April 4, 2016 —New York City and several antiabortion-rights crisis pregnancy centers (CPCs) have reached a settlement in a lawsuit challenging a 2011 ordinance aimed at curbing CPCs' misinformation, Courthouse News Service reports (Divito, Courthouse News Service, 3/31).
The ordinance requires CPCs to disclose whether they offer abortion services, emergency contraception and prenatal care or refer for such services. Under the ordinance, the information must be posted in English and Spanish in the centers and in advertisements. The ordinance also requires CPCs to disclose whether they have a licensed medical provider on site.
After two CPCs challenged the ordinance, U.S. District Judge William Pauley in July 2011 temporarily blocked it from taking effect, saying it is "offensive to free speech principles."
In 2014, a three-judge panel of the 2nd U.S. Circuit Court of Appeals ruled that Pauley went too far in rejecting the ordinance as a whole and restored the requirement that CPCs disclose whether a licensed medical provider is working at the facility. They noted that without such abilities, the city would be deprived "of its ability to protect the health of its citizens and combat consumer deception in even the most minimal way."
However, the judges declined to reinstate the other components of the ordinance, ruling that they likely were unconstitutional. Those components included the provision requiring CPCs to disclose whether they would refer women for abortion care, emergency contraception or prenatal care, as well as a provision mandating that CPCs post signs stating that "the New York City Department of Health and Mental Hygiene encourages women who are or who may be pregnant to consult with a licensed [provider]." (Women's Health Policy Report, 1/22/14).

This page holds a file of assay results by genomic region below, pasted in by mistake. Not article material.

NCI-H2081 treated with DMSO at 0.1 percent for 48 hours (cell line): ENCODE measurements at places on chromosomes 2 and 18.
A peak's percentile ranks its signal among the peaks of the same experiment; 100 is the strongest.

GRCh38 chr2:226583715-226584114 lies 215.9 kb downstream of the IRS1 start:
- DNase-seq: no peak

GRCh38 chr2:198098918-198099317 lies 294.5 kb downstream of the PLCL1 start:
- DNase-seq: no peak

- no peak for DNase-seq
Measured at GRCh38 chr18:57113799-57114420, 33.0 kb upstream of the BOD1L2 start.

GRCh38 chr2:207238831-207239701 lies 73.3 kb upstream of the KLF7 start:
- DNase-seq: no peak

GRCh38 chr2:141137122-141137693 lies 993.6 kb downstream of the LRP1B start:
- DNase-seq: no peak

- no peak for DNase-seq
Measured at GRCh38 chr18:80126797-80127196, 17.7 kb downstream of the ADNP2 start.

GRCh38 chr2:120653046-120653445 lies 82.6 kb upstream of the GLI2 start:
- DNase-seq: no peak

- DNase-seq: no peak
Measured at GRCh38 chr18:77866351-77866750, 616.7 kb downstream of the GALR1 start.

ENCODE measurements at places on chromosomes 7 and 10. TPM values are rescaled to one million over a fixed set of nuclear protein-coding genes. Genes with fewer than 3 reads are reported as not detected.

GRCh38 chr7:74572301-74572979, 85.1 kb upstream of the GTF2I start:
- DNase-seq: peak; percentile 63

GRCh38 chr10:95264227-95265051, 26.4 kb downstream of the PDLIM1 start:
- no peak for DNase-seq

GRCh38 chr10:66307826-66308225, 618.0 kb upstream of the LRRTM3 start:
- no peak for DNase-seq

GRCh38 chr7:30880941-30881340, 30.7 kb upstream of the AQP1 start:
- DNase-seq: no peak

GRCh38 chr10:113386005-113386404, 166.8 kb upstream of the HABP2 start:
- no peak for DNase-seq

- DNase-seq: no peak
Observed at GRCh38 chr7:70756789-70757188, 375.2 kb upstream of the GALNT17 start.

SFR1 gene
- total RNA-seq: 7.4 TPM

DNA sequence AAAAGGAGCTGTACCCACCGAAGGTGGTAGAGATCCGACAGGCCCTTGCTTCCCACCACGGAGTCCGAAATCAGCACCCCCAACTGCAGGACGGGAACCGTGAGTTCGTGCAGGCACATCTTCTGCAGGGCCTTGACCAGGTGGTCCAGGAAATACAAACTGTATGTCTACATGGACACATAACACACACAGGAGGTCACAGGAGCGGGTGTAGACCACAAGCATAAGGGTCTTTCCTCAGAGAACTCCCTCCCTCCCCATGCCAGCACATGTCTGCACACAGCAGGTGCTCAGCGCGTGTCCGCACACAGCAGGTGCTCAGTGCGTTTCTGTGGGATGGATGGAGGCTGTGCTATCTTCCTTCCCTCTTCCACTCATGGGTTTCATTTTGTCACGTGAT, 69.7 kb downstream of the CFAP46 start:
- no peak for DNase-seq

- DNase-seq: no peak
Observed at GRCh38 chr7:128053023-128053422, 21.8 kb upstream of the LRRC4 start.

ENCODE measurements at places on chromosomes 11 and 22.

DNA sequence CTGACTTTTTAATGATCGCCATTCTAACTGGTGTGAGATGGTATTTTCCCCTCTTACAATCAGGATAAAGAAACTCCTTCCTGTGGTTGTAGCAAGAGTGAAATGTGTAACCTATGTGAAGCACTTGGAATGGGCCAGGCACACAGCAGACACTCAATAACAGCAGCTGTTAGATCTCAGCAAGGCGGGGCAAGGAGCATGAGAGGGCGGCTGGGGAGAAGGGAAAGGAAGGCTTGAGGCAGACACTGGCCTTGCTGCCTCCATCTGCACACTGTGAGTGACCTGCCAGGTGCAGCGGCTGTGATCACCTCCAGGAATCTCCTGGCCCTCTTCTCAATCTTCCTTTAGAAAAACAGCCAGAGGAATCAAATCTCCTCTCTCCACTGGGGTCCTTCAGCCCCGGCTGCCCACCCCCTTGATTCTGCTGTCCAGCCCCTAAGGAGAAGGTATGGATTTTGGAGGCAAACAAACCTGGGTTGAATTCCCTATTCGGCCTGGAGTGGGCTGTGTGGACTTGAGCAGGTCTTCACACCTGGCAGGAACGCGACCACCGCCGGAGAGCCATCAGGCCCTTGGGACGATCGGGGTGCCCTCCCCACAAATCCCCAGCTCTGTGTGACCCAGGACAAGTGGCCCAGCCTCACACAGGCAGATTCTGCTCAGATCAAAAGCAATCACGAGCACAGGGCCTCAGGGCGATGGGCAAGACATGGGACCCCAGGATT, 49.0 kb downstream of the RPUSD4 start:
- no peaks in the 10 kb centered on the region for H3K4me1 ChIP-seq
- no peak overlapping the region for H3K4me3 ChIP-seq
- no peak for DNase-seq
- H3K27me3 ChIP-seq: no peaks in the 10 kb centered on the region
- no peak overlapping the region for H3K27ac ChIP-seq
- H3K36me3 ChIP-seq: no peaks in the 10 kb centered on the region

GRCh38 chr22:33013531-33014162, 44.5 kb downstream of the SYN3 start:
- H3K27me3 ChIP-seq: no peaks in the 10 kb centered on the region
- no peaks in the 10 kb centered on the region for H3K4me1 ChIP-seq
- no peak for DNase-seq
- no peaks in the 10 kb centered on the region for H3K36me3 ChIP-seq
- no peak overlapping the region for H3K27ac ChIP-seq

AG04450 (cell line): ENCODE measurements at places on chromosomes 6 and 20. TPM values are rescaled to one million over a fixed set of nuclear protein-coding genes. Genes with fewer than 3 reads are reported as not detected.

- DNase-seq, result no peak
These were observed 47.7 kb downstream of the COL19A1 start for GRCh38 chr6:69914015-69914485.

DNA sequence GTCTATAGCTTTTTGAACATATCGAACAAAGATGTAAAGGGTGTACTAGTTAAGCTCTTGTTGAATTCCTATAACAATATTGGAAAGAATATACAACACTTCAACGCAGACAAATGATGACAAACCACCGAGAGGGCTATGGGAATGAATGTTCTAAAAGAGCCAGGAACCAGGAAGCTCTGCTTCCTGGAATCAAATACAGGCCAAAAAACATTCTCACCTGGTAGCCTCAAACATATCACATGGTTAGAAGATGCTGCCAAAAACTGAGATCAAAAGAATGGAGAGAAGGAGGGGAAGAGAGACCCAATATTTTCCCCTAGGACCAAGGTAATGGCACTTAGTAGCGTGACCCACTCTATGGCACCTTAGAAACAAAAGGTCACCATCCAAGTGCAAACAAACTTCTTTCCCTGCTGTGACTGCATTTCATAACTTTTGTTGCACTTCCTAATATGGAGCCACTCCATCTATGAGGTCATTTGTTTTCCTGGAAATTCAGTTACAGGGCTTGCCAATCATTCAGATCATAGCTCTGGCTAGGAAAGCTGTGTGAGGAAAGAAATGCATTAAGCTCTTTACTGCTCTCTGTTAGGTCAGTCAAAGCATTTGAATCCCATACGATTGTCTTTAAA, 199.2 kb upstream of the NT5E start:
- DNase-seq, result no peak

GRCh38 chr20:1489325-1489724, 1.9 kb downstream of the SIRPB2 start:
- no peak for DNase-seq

According to Courthouse News Service, the city and the CPCs -- Pregnancy Care Center of New York, Boro Pregnancy Counseling Center and Good Counsel -- entered settlement negotiations after the Supreme Court declined to review the legal challenge.
In a nine-page agreement, Pauley affirms that the provisions in the ordinance requiring CPCs to disclose the services they provide and mandating that they post the government message are "permanently enjoined." However, the settlement confirms that city officials can enforce the provision requiring the CPCs to disclose whether a licensed medical provider is on staff. Moreover, according to the settlement, the plaintiffs in the lawsuit are not permitted to file any additional legal challenges against the ordinance as presently enforced.
Under the settlement, Good Counsel facilities will undergo surprise inspections by April 27 to confirm that the organization's two locations in the city do not hold themselves out as medical facilities. The settlement limits Good Counsel's ability to challenge those inspections: The CPC can file a lawsuit challenging the constitutionality of how the ordinance is enforced, but it is prohibited from filing suit over administration actions, such as asking for a re-inspection or a re-interpretation of any investigative findings.
Nicholas Ciappetta, who represented New York City in the settlement negotiations, said the settlement "paves the way for enforcement of the law." He added, "This is an important victory for women that will help ensure that they are not deceived about the availability of time sensitive reproductive services and can make informed decisions about their health" (Courthouse News Service, 3/31).